The Building Blocks: The Constitution and Bill of Rights

The ANC, the NP, and the IFP formed the Government of National Unity (GNU) after the election. Working as the Constitutional Assembly (CA), their task was to create a new path forward for the nation by writing the final constitution that would take the country into the future.2 While the ANC was the leading group in the constitutional negotiations process, working with the NP and the IFP, other organizations—such as the South African Communist Party (SACP), the Congress of South African Trade Unions (COSATU), and the ANC Women’s League—had a strong influence on the negotiations. They collaborated with the ANC to ensure that their respective concerns and visions for the country were reflected in the new constitution.

The ANC, as the major party, had a significant task at hand: to set the course and direction of the country. The challenge was to create a constitution that would reflect the new South Africa and embrace its entire people, as complex and diverse a nation as it was. For the ANC in particular, it was the final stage of its transition from a resistance and protest organization to a governing body, requiring a different set of skills, resources, and knowledge. The burden was clearly on the ANC leadership and its supporters to ensure that what they created would begin the healing and recovery process, address the multiple and complicated challenges facing the country, and set the course for South Africa’s future.

To fully appreciate the magnitude of the task facing the ANC and the GNU in creating a new constitution, it is important to keep in mind what they had to dismantle. The apartheid government had formalized, institutionalized, and legalized racial discrimination against and segregation of the majority of its citizens. When the ANC and Nelson Mandela came into power in South Africa in 1994, they inherited the economic and social legacies of that system. The country was struggling with a large pool of unskilled and unemployed labor, widespread and deep poverty, and limited access to education, health care, and other basic public services for a majority of its population. The economic sanctions and political isolation that other nations had imposed on the country to protest the apartheid government were still in place. In essence, South Africa was cut off from the rest of the world when the ANC came into power.3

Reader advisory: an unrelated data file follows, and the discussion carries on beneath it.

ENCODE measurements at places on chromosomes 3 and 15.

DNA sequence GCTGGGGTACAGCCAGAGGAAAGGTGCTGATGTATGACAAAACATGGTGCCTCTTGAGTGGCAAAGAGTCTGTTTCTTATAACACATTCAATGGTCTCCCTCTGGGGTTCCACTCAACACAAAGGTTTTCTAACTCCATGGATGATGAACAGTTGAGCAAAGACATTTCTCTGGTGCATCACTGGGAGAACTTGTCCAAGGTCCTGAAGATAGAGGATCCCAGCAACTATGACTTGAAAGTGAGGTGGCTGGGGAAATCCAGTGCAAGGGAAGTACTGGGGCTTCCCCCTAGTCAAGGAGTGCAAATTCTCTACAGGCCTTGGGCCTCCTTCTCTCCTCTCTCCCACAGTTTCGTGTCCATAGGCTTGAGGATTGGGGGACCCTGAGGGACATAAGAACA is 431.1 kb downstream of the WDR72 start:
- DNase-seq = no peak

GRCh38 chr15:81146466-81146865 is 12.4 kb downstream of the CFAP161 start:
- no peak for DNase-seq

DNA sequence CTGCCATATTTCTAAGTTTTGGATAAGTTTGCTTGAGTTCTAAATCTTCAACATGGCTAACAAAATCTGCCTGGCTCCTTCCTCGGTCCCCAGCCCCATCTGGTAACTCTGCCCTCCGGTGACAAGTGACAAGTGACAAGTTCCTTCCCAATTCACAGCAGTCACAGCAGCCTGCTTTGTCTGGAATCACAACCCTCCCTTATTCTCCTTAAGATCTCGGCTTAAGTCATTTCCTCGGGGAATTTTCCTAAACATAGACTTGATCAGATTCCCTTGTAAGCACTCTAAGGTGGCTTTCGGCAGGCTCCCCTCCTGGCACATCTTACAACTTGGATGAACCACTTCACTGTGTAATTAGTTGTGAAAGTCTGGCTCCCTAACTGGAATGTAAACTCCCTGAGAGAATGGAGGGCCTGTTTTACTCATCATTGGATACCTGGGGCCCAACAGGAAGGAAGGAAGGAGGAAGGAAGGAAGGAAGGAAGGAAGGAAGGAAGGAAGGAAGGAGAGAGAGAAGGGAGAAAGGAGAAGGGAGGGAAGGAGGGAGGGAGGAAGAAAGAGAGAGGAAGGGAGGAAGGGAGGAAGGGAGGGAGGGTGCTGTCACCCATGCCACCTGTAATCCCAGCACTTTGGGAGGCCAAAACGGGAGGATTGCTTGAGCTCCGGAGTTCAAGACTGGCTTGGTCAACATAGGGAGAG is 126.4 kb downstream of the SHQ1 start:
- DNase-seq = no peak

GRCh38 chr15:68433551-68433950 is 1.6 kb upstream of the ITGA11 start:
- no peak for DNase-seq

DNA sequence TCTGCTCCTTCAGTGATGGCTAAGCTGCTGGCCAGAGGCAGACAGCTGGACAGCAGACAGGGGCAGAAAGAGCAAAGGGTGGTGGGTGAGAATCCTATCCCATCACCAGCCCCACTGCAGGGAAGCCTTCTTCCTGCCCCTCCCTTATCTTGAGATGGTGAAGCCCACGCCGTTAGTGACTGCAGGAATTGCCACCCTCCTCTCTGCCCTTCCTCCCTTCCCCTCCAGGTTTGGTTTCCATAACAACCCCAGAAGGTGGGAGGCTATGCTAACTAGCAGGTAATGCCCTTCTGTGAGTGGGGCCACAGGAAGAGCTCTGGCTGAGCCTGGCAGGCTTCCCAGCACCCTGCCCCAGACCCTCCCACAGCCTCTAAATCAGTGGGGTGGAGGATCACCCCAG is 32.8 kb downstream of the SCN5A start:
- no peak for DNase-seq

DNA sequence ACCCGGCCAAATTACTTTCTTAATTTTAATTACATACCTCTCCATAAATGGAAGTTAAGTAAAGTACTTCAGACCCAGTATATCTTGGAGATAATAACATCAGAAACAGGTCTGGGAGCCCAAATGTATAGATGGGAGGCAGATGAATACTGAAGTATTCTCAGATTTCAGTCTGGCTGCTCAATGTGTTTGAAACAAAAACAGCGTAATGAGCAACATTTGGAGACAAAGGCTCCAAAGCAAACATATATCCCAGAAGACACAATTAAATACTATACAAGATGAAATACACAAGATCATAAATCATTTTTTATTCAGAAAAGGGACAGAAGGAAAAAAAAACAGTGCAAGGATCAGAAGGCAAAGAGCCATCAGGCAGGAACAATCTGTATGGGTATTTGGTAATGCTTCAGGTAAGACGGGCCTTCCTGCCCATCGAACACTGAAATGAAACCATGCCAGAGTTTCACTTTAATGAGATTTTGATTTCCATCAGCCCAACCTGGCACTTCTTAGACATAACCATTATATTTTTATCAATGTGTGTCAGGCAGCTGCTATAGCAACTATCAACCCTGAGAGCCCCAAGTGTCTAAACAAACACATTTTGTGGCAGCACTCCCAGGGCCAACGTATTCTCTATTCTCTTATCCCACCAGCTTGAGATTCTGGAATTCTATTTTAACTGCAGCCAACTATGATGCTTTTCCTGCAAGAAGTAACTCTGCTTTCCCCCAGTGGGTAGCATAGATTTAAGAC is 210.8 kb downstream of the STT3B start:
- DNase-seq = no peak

The promise of the new South African government was also constrained by the power-sharing pact negotiated with the apartheid government and from pressures imposed by the external global environment. Those two factors, which will be discussed at length later in the book, had a great influence on the construction of the new government, which had to develop policies that were globally relevant at the same time it pursued a profound transformation of the country’s political and economic systems to those based on social justice, democracy, and equity.4

The end of apartheid in 1994 allowed South Africa to shift from a one- party bureaucracy to a democratic system. In order to make that change, the new government had to dismantle the framework that had created apartheid and establish and integrate new democratic structures. And it had to develop an economic model that would allow the country to move from a state-led to a market-led economy.

A first step was the creation and acceptance of a new constitution two years later. Understanding the constitutional framework around the key issues then confronting the nation can help provide perspective on the advances that South Africa has made—and hasn’t made—since the end of apartheid and the beginning of the new Rainbow nation. And it will demonstrate how those key issues, while interconnected, often times contradict one another—leading, at best, to mixed results and limited progress.

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